On February 28th, the High Commissions of Barbados and Bangladesh, the Ineos Oxford Institute and the British Society for Antimicrobial Chemotherapy will host a reception for Ambassadors and High Commissioners in the House of Commons aimed at tackling the global threat of antimicrobial resistance (AMR).
Working with the UK’s All-Party Parliamentary Group on AMR, the event aims to bring together the most senior members of the diplomatic network in London to explore, through a series of short talks and informal conversations, what a global consensus on AMR might look like, while supporting the leaders of low- and middle-income countries who wish to plan and act in concert.
The meeting – at which the UK’s Foreign Secretary, David Cameron, has been invited to speak – will offer a rare opportunity for global leaders to agree on a pragmatic and tractable approach to containing and controlling the threat of AMR, which is currently responsible for nearly 5 million deaths annually and projected to cost the global economy a staggering $100 trillion or more by 2050.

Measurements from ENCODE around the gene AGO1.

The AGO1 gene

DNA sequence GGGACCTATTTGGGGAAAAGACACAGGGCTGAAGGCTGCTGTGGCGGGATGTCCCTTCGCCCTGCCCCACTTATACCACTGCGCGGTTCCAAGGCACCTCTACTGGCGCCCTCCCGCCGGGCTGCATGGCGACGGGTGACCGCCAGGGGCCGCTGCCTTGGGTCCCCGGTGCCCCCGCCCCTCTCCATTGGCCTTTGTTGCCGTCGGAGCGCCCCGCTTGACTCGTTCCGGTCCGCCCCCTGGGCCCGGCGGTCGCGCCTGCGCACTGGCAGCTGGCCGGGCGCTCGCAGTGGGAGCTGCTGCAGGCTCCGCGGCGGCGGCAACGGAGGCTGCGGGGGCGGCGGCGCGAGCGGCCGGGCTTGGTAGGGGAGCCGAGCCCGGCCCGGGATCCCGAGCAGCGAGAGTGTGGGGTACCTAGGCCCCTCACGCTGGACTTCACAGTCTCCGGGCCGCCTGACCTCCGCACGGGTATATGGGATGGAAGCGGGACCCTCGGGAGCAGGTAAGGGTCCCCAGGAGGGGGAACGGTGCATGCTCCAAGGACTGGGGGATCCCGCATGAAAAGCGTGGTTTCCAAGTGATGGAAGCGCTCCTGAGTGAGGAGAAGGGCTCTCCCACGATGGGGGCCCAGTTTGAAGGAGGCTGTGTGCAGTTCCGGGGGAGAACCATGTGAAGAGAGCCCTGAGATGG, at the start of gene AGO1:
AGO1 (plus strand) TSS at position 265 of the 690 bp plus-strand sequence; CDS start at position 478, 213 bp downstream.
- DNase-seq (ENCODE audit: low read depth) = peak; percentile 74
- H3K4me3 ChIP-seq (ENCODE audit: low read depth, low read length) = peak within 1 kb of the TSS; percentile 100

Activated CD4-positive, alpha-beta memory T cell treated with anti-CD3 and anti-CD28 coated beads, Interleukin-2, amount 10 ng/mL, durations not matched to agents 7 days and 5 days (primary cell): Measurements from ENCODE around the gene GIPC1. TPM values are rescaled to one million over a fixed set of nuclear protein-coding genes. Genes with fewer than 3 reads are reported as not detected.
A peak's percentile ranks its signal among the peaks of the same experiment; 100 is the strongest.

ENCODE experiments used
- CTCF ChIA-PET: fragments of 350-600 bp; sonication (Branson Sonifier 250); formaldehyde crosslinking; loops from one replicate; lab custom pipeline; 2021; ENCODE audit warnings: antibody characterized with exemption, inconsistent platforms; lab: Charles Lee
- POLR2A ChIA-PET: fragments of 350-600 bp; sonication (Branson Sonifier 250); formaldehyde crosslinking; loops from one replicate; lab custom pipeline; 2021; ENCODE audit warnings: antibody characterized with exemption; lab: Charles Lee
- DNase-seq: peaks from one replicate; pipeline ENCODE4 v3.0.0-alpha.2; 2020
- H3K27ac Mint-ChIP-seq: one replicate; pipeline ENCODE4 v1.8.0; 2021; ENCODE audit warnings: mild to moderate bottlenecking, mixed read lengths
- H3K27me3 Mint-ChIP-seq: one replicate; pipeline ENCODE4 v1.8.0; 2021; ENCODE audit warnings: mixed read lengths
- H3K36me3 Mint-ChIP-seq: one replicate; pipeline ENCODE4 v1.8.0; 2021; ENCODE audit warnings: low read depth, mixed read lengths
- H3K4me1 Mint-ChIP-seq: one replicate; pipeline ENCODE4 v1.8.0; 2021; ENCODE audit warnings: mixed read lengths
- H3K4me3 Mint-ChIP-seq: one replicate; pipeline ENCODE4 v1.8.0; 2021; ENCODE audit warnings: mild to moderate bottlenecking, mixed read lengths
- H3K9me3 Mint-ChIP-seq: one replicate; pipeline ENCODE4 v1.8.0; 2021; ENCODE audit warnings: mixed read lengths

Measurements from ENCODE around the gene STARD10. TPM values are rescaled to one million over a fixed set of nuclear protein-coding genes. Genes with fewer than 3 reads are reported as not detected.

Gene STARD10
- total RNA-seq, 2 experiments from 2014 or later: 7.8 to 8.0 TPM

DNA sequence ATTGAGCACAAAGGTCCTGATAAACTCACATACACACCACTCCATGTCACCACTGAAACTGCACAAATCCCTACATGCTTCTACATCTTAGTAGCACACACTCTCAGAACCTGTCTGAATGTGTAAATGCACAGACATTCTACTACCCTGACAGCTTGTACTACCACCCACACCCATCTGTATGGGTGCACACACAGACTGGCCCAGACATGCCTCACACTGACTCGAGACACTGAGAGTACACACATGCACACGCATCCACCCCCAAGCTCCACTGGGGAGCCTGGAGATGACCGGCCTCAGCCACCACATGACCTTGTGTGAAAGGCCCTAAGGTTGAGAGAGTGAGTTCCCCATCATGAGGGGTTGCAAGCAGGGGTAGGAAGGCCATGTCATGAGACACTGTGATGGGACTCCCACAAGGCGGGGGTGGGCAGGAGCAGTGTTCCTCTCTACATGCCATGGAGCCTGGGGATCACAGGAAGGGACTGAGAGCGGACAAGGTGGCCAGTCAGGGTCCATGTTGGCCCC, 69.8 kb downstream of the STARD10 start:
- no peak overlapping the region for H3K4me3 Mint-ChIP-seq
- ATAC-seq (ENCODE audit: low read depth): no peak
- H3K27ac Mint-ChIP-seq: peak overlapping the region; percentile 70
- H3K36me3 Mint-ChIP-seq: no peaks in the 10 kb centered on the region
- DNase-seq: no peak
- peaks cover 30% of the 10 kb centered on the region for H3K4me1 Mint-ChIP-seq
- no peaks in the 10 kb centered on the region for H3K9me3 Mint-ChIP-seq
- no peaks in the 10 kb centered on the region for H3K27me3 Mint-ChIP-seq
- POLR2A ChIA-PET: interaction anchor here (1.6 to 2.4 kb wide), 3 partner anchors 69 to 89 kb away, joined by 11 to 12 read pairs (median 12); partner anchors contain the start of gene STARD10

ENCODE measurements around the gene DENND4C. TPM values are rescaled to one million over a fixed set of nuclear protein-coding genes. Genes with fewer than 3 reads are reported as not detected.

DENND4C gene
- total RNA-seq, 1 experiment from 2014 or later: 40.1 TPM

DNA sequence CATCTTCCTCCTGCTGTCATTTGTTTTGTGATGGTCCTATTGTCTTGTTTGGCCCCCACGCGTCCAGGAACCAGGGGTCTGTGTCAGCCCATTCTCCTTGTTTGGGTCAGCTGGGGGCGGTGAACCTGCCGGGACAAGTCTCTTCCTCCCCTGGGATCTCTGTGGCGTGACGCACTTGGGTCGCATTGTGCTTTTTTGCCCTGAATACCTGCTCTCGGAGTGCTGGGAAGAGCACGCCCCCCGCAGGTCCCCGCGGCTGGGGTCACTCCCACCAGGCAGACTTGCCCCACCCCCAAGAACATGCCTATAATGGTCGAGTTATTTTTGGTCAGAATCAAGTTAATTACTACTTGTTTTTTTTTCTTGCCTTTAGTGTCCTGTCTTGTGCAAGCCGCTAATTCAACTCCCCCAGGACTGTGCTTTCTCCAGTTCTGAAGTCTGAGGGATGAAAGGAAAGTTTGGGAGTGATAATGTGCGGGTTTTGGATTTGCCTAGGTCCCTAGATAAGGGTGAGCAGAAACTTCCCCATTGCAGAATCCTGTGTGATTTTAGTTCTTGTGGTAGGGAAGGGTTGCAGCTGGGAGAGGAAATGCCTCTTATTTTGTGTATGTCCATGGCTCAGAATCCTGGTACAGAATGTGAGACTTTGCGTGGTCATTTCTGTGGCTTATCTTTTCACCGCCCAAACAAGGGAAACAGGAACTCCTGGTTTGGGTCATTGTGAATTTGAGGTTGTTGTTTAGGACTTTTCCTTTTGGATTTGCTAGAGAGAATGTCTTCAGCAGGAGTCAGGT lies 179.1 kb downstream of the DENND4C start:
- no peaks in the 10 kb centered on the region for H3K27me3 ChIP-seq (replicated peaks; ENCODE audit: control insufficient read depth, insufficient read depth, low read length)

We hope this event will be the first step in the creation of a caucus of those countries with the most to gain and the most to lose on AMR. Its primary purpose would be to foster political leadership alongside G7 and G20. Following a series of initial discussions, we think a top priority for the group is likely to be the generation of a plan that would see those regions of the world disproportionately negatively affected by drug-resistant infections gain access to adequate water, sanitation and hygiene (WASH) facilities, affordable diagnostics, and life-saving antibiotics.